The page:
The missing leg of the stool

Continuing from yesterday: “varieties of capitalism” teaches us that there are different ways to organize a modern economy. The German model, what Hall and Soskice call a “coordinated market economy,” feature a relatively high level of coordination between firms, capital, and labor. They’re able to develop high-quality, labor-intensive goods because each takes a risk knowing that the other is taking a complementary risk.

In the U.S., the high-quality good of strong nonprofit evaluation/learning practices is not frequently produced, and one reason may be that that three-way coordination doesn’t happen. Nonprofits, foundations, and clients/the public aren’t coordinated in the same way. Foundations are rarely patient enough to support high-quality evaluation, nonprofits can’t count on stable financing to do it, and most crucially, nonprofit clients (and workers) don’t have clear incentives to participate in high-quality evaluation.

(I know that just earlier this week I distinguished between monitoring and evaluation. I’m using “evaluation” here to mean those practices of continual learning that allow a nonprofit to understand its environment, its product quality relative to that environment, and make adjustments to its resource allocations.)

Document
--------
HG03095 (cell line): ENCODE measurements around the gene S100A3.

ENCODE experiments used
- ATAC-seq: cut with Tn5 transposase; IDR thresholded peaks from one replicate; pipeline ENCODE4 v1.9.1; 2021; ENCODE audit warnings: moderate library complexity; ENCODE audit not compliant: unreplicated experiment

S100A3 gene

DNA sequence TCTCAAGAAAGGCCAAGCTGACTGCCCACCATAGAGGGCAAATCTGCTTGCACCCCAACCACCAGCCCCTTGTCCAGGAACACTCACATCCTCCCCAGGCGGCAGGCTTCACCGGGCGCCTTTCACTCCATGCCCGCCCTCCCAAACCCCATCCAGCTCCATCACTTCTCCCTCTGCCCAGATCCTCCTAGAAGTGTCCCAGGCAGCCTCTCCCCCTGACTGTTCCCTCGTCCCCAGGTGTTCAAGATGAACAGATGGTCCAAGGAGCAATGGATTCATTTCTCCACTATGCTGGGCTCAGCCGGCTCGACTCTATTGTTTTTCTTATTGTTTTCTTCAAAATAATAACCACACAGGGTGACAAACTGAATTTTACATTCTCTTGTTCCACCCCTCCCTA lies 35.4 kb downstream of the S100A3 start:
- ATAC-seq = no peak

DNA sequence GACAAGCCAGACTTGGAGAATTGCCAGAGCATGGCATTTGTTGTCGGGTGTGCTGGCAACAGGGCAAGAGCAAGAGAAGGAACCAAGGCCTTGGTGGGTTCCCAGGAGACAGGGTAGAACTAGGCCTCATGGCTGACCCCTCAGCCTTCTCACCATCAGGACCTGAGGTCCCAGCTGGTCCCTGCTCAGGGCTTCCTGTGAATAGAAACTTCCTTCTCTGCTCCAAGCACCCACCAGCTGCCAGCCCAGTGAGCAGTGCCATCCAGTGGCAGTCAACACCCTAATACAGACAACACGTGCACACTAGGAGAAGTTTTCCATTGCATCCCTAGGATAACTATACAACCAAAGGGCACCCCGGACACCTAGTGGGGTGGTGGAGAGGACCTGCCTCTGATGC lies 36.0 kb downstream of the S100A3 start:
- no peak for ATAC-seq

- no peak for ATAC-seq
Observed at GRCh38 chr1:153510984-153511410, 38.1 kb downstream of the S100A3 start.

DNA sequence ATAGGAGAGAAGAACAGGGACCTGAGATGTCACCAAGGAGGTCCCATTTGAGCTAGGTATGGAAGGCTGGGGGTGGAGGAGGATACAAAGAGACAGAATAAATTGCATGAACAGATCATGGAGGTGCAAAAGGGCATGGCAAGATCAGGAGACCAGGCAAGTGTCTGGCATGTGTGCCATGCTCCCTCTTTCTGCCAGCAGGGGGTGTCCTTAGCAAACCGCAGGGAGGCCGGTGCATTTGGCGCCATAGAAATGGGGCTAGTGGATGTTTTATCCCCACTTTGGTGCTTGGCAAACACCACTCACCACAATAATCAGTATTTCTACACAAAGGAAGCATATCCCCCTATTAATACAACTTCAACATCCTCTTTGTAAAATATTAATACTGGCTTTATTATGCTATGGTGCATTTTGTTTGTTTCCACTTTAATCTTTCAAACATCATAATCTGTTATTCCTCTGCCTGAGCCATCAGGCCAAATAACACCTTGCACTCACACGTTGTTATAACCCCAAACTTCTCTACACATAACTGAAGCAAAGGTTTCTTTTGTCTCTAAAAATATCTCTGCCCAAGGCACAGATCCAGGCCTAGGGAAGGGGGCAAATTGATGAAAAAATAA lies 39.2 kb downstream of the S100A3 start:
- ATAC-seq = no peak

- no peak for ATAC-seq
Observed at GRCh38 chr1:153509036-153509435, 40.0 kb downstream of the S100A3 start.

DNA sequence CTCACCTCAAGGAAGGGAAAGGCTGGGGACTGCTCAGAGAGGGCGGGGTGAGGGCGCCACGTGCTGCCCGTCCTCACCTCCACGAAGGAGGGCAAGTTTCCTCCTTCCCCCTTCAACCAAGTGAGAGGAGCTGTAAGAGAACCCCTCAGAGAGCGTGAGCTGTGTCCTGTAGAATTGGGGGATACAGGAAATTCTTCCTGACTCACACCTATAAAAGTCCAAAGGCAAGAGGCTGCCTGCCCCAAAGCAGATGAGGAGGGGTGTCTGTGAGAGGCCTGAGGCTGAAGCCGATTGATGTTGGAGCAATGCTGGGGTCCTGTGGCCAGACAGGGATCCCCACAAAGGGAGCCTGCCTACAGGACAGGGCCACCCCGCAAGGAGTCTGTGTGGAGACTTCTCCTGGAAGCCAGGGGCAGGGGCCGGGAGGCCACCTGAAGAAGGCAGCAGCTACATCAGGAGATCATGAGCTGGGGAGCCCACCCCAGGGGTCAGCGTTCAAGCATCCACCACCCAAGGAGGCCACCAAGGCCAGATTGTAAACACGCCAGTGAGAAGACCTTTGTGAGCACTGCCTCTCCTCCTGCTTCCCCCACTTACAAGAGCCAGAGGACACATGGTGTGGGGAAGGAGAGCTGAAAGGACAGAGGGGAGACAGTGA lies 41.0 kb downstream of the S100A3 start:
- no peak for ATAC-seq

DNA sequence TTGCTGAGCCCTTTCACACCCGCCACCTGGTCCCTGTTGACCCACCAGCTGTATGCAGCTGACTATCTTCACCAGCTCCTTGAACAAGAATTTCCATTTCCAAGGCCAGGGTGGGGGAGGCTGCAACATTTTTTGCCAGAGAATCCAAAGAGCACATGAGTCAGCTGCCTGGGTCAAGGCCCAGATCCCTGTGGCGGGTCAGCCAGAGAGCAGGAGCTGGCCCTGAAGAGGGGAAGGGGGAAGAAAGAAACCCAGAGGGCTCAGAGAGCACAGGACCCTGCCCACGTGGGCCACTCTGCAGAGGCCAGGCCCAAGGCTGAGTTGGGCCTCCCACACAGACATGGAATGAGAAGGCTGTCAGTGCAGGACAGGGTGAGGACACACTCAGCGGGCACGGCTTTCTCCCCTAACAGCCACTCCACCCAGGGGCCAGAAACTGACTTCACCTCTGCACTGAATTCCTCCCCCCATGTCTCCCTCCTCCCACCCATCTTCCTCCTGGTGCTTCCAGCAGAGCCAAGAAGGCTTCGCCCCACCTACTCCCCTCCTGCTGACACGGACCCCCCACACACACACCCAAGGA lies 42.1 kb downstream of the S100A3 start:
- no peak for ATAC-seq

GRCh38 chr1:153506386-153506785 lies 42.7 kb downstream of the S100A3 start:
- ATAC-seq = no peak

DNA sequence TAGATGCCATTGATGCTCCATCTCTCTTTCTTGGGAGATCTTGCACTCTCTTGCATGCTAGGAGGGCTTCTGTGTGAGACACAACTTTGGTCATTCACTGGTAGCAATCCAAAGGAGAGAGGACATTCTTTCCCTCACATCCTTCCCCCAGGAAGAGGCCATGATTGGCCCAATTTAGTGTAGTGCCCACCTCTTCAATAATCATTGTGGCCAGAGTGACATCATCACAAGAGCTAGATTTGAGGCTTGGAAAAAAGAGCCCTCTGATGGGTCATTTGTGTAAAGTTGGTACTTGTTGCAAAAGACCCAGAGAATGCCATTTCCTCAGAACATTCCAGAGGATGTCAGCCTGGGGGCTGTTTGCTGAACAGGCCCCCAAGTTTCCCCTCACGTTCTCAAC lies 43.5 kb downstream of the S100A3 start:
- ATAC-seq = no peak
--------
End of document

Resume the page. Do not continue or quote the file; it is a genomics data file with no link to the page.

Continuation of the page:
There are some different ways to address this. One would be to make it easier for clients and nonprofit workers to gather and analyze evaluation data. This is improving the tools (SurveyMonkey has done this). That mitigates a disincentive, but doesn’t necessarily provide an incentive. Another way is to make evaluation data available to those from whom it’s gathered. This is improving the feedback loop (again, web-enabled tools, including SurveyMonkey,┬ámake this more easier). This provides somewhat of an incentive, because you see that your contributions actually result in something. But to have a really positive incentive, there has to be a connection to the person’s life and own interests. And that comes from a clear articulation of the nonprofit’s mission and a strong communication of its value added to its clients and workers. People need to be able to see why having a nonprofit that’s better able to learn is better able to serve them.

And that’s where I feel the real challenge is. It’s a missing piece in what could be a greater form of coordination among nonprofits, foundations, and the public to produce the kind of evaluation data that would make it easier for all involved to know that the work being done was having real impact.

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